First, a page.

In the commentary of the London-based newspaper Al Hayat, Mohammed Salah said Egypt's political situation is "very complex" ahead of the parliamentary election, although most indications favour a National Democratic Party (NDP) victory.
All competing parties have problems selecting candidates. While the majority of parties including the opposition failed to nominate enough contestants for election, the ruling party received applications exceeding available seats. As a solution, NDP, in a precedent, presented more than one candidate in the same constituency.
This decision is probably meant to avoid a split among the party's ranks, but at the same time, competition weakens chances of an NDP win. It might also stir larger scale reactions among NDP affiliates than the sit-ins already staged by others protesting against exclusions from running. In retaliation, protesters threatened to elect candidates from the Muslim Brotherhood.
The latter also endures an internal conflict among its candidates, as many of them have chosen to boycott the poll on the grounds that it is likely to be rigged. Candidates from Al Wafd and Arab Democratic Nasserist Party parties expressed similar attitudes. "On this account, it appears that parties in Egypt have waged a chaotic political battle, while election outcomes are almost known beforehand."
Nato's agreement will corner Iran
The agreement on the Europe-wide ballistic missile shield endorsed by Nato does not explicitly target Iran after Turkey expressed reservations in singling out Iran as a threat, wrote Tariq Alhomayed in the commentary of the pan-Arab newspaper Asharq al Awsat.
Turkey was conscious of its delicate position with neighbouring Iran and said it would refuse to sign a Nato document that names Iran as the threat.
Yet even though Turkey's request was agreed to, this does not mean Tehran is not the real target. The last minute modification on the convention draft is a pure formality in order to coopt Ankara into the project.
Turkey's attitude can also be interpreted from a different perspective. Aware of its special relations with Iran, Ankara cleverly negotiated with other Nato members the text of the convention, and succeeded in not jeopardising its relations with Iran. In doing so, it primed its national interests. Unlike their Iranian counterparts, the Turkish have emerged more tactful and proved they have a knack for good diplomacy.
The big loser left behind is Iran, as Nato together with Russia are on the way to implement the missile shield, which, of course, is meant to further corner Tehran.
Abbas leads in an era of impasse
"The president of the Palestinian Authority has probably never gone through more difficult times than now. This happened after the US linked the temporary freeze of settlements by Israel with a military grant to Tel Aviv," wrote Slaeh al Qallab in an opinion piece for the Kuwaiti newspaper Al Jareeda.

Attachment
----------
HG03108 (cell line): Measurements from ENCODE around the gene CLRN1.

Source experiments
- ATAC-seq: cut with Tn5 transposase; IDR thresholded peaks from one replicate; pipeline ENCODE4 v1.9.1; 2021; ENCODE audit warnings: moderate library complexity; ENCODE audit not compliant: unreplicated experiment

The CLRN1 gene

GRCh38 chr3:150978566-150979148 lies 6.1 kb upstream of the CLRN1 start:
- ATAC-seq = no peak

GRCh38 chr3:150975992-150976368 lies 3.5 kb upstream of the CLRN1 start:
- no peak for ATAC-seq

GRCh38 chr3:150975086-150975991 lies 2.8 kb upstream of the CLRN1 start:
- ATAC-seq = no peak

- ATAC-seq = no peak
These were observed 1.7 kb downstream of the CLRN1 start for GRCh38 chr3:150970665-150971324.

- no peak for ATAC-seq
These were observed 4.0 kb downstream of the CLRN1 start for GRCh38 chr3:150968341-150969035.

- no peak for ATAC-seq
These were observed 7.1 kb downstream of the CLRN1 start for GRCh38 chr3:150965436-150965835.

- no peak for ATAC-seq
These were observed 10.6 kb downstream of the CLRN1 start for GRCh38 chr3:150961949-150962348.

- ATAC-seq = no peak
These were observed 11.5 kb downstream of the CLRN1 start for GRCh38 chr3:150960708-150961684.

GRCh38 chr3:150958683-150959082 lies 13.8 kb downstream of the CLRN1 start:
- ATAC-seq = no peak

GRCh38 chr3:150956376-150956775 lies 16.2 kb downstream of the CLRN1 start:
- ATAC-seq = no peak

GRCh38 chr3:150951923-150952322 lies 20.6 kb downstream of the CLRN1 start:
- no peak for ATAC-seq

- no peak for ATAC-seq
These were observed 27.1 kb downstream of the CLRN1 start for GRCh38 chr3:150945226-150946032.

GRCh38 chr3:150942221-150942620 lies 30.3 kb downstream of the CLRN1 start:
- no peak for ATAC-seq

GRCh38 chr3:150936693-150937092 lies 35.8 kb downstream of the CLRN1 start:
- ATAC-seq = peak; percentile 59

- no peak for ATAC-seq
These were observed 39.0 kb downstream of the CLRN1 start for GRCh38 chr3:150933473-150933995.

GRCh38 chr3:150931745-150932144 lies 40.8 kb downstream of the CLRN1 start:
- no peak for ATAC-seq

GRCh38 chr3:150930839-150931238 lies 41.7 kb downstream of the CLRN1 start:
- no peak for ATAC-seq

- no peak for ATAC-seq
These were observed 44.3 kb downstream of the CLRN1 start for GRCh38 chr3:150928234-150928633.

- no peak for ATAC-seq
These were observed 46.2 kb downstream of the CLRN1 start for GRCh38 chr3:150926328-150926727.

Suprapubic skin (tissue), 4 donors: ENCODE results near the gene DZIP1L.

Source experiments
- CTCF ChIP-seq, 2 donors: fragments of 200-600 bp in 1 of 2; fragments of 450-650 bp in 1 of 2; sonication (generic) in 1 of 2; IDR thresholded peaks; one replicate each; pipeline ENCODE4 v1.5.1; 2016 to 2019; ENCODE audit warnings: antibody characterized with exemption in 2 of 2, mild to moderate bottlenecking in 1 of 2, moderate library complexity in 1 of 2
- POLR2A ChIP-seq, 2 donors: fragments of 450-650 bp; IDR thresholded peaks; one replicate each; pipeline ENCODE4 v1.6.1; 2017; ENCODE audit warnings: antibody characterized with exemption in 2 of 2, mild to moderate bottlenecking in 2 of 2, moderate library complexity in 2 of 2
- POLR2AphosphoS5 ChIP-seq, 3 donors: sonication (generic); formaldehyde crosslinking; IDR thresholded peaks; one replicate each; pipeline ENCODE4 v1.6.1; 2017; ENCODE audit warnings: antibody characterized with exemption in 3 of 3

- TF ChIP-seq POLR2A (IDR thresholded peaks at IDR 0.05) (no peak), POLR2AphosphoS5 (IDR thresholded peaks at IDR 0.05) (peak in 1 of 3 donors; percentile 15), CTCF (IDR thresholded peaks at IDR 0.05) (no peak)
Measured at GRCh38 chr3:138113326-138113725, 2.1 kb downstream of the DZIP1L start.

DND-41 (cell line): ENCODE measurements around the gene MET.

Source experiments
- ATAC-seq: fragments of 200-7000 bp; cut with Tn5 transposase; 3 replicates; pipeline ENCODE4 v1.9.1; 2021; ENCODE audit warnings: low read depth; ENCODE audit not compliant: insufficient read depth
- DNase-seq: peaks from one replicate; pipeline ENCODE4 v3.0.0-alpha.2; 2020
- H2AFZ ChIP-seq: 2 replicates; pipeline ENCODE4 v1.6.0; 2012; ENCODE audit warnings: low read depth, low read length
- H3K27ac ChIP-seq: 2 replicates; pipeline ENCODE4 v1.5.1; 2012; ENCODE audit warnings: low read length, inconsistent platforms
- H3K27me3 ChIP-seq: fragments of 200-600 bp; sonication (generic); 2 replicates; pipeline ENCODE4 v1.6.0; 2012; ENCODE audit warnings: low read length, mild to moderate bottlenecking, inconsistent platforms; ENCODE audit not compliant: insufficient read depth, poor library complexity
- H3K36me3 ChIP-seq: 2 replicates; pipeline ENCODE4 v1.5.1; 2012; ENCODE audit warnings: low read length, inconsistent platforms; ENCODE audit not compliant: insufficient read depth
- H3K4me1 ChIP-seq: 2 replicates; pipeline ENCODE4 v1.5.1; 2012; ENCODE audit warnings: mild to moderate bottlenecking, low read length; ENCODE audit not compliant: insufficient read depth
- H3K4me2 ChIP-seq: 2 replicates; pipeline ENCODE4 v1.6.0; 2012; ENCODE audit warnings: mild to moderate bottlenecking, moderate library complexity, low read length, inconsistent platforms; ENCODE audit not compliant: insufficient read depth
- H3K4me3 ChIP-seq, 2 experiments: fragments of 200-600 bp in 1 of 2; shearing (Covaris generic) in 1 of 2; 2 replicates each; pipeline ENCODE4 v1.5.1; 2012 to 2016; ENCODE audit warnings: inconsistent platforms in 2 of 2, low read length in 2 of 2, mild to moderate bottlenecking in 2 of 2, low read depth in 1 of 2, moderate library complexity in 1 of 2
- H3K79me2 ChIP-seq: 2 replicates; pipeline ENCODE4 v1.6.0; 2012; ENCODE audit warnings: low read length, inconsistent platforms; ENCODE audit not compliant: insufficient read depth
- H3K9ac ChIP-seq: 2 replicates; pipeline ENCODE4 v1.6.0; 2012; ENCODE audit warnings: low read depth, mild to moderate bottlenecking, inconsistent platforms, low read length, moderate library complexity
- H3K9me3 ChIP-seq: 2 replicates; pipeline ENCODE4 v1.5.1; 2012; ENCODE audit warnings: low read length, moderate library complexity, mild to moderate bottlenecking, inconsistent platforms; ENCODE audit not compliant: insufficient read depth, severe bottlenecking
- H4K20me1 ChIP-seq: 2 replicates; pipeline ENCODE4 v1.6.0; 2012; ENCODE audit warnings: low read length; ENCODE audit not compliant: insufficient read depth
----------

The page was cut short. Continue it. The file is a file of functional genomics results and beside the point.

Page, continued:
Abbas has found himself between a rock and a hard place. On the one hand, he feels the immense pressure to reject US demands and conditions, but at the same time, morally he cannot accept the security plan, which is said to be concluded between the Americans and the Israelis in the light of the meeting of US Secretary of State Hilary Clinton and the Israeli prime minister, Benjamin Netanyahu.
"If this is true, Abbas should rather forego the negotiations, whether direct or indirect… He should instead focus on the development of the West Bank in accordance to the promising plan drafted by his prime minister Salam Fayyad."
The agreement terms, which were leaked, stipulate the US will cease demanding Israel to freeze settlement activities if it commits to the three-month pause. This means these three months are likely to pass without achieving any breakthrough, which will open the doors for the occupation to act without check. Abbas, of course, will be left in the most unenviable situation of all.
Handouts don't help unemployed Emiratis
In an opinion piece for the UAE newspaper Al Bayan, Maysa Ghadeer said financial assistance given to unemployed Emiratis is laudable, but does little to address underlying employment problems.
Recently, the Zakat Fund announced that it spent about 12,460,000 dirhams in the last three quarters of this year on financial assistance to help jobless Emiratis, and also those with low incomes. The Fund said that the size of grants has increased throughout the year.
The initiative of the Fund and its keenness to support unemployed Emiratis is highly regarded, but this kind of solution is frustrating for two reasons. First, the number of beneficiaries has not exceeded 2,000, who could be better helped by providing them with jobs. Grants may encourage the unemployed to depend on the Fund's assistance and compete with others, who may be more deserving, and more in need.
Second, the unemployed may lose their zest for searching for employment opportunities. In this regard, we must draw attention to the fact that this approach to the problem contradicts the efforts done by the state to better its education services and empower Emiratis.